Format

Send to

Choose Destination
See comment in PubMed Commons below
J Am Acad Child Adolesc Psychiatry. 2004 Oct;43(10):1267-75.

Genetic and environmental contributions to stability and change of ADHD symptoms between 8 and 13 years of age: a longitudinal twin study.

Author information

1
Department of Child and Adolescent Psychiatry, The Karolinska Hospital, Stockholm, Sweden.

Abstract

OBJECTIVE:

To study the genetic and environmental contributions to stability and change of attention-deficit/hyperactivity disorder (ADHD) symptoms between 8 and 9 and 13 and 14 years of age.

METHOD:

The sample included 1,480 twin pairs born in Sweden between May 1985 and December 1986. At wave 1 in 1994, when twins were 8-9 years old, 1,106 (75%) of the parents responded to a mailed questionnaire, and at wave 2 when the twins were 13-14 years old, 1,063 (73%) responded. A checklist with 14 items based on the 14 DSM-III-R symptoms for ADHD was completed. Structural equation modeling was used to analyze the data.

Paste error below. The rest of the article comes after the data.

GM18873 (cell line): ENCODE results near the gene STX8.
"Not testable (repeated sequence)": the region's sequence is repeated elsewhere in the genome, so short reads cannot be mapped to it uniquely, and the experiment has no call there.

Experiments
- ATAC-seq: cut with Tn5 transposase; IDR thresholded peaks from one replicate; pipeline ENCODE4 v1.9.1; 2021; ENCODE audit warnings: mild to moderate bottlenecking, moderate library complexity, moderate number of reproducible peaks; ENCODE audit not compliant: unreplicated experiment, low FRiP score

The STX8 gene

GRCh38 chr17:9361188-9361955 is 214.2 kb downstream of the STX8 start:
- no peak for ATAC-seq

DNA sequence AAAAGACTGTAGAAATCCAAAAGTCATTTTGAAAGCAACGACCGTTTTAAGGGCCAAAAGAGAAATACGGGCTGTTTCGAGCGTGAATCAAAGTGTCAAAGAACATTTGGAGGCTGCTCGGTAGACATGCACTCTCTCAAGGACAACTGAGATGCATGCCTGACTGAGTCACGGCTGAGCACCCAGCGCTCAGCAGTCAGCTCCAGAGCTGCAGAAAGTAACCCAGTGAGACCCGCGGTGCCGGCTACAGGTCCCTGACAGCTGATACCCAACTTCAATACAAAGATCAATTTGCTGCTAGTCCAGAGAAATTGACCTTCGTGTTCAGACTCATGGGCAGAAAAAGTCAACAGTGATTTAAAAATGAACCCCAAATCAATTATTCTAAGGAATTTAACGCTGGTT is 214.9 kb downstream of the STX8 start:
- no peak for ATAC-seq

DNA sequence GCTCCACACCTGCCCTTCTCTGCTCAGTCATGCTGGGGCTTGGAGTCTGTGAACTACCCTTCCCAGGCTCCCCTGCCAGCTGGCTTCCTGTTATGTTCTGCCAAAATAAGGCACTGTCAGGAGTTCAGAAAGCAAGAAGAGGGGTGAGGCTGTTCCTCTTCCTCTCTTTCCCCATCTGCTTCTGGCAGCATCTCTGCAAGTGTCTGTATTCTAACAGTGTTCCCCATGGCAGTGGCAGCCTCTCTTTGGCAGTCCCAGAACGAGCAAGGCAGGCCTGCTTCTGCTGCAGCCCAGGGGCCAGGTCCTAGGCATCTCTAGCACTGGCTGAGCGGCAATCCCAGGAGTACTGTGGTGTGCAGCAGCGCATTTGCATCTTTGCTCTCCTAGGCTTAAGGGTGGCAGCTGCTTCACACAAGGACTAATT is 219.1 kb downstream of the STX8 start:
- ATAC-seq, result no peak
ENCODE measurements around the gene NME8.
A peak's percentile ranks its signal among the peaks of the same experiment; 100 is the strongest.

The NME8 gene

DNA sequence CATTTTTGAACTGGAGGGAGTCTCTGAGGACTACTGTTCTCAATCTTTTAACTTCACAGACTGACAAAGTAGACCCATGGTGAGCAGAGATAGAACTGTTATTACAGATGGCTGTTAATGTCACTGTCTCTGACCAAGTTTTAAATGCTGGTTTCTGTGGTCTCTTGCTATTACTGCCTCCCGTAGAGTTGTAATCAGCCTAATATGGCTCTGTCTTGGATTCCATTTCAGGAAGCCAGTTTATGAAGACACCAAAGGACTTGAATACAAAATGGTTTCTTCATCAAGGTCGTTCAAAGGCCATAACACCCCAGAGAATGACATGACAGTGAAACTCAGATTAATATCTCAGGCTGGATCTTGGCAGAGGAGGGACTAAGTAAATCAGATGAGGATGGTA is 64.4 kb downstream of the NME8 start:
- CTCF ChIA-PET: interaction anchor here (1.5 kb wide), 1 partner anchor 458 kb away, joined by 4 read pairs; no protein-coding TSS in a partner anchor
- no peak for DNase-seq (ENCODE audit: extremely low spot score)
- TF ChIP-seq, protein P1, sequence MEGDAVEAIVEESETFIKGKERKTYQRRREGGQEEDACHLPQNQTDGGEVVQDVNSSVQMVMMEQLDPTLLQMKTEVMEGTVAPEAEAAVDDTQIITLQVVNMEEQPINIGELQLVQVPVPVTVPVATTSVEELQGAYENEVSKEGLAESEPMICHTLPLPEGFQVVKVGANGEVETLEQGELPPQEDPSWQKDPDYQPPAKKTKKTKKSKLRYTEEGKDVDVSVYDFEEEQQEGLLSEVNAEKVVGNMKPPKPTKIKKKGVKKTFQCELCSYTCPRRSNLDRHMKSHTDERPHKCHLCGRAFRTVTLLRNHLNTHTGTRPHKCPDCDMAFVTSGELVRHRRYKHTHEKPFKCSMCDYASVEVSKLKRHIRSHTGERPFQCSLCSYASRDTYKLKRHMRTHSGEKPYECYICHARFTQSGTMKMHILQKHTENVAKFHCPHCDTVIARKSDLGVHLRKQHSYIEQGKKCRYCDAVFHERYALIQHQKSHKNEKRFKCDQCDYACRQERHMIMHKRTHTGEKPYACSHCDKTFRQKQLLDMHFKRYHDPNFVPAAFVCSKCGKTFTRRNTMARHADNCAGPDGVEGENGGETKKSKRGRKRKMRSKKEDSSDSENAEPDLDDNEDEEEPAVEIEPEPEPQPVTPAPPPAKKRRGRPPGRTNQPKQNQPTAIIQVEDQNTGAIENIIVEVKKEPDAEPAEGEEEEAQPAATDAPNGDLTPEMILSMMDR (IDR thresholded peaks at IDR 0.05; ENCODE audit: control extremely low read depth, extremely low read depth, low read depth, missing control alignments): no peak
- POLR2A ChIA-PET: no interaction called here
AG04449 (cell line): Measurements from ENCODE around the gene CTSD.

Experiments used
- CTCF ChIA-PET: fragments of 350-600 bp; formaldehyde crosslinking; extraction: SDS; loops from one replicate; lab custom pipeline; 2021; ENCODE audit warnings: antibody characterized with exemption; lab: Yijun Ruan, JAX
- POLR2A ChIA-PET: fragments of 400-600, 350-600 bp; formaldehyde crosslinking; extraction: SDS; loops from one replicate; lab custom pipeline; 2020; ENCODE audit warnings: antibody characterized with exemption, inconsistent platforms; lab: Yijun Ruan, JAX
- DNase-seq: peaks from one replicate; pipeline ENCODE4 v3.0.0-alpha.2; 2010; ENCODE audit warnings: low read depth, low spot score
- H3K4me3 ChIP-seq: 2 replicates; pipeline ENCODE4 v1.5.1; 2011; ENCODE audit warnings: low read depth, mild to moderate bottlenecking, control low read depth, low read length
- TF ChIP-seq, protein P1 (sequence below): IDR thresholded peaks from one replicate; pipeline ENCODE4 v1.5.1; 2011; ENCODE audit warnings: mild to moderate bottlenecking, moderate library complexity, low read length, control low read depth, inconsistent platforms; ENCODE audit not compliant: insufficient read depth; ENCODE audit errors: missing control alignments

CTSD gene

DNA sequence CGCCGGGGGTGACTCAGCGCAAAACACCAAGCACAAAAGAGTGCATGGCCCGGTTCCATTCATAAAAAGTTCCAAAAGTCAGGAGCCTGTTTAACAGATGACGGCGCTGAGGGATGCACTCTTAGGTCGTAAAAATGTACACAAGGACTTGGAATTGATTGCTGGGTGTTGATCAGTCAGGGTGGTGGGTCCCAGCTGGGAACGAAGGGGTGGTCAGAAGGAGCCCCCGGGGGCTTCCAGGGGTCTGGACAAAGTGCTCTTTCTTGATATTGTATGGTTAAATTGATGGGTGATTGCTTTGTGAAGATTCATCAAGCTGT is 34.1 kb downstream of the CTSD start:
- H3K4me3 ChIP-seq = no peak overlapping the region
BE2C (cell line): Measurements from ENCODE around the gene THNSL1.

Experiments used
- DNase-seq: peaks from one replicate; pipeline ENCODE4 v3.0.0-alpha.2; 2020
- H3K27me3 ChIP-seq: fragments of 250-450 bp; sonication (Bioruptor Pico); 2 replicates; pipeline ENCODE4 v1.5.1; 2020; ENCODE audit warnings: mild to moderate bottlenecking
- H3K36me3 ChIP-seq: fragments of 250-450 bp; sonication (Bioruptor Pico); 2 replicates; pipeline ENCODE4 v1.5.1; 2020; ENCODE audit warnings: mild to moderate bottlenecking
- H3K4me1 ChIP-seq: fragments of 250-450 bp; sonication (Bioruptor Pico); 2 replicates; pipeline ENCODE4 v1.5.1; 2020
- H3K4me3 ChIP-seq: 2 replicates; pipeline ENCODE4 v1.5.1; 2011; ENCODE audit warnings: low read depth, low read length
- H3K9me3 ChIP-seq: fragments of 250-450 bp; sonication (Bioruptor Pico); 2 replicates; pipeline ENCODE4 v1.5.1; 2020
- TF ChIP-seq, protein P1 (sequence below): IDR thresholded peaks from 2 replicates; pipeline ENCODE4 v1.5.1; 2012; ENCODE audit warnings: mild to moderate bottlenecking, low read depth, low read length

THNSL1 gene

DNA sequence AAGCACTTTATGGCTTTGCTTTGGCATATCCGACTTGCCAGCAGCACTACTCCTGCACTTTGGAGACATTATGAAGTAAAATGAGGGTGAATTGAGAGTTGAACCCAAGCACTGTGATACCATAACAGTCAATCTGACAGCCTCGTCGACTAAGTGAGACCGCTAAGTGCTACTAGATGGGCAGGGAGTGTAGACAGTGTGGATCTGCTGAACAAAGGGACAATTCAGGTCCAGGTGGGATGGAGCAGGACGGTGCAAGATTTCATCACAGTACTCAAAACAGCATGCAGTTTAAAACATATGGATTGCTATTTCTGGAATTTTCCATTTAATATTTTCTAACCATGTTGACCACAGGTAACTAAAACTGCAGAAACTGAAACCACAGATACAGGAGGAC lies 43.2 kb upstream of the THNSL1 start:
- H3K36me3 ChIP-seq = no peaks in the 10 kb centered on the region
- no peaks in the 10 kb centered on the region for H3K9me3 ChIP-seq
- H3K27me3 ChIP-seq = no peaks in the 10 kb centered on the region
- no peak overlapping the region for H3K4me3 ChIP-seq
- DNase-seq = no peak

RESULTS:

A relatively high stability of ADHD symptoms over this 5-year period was found. This continuity was mainly due to the same genetic effects operating at both points in time. Change in symptoms between childhood and early adolescence was to a large extent due to new genetic effects in early adolescence but also due to new nonshared environmental effects that became important during adolescence.

CONCLUSIONS:

The genetic stability highlights the importance of the continuing search for genes and endophenotypes of ADHD.

Comment in

[Indexed for MEDLINE]
PubMed Commons home

PubMed Commons

0 comments
How to join PubMed Commons

    Supplemental Content

    Full text links

    Icon for Elsevier Science
    Loading ...
    Support Center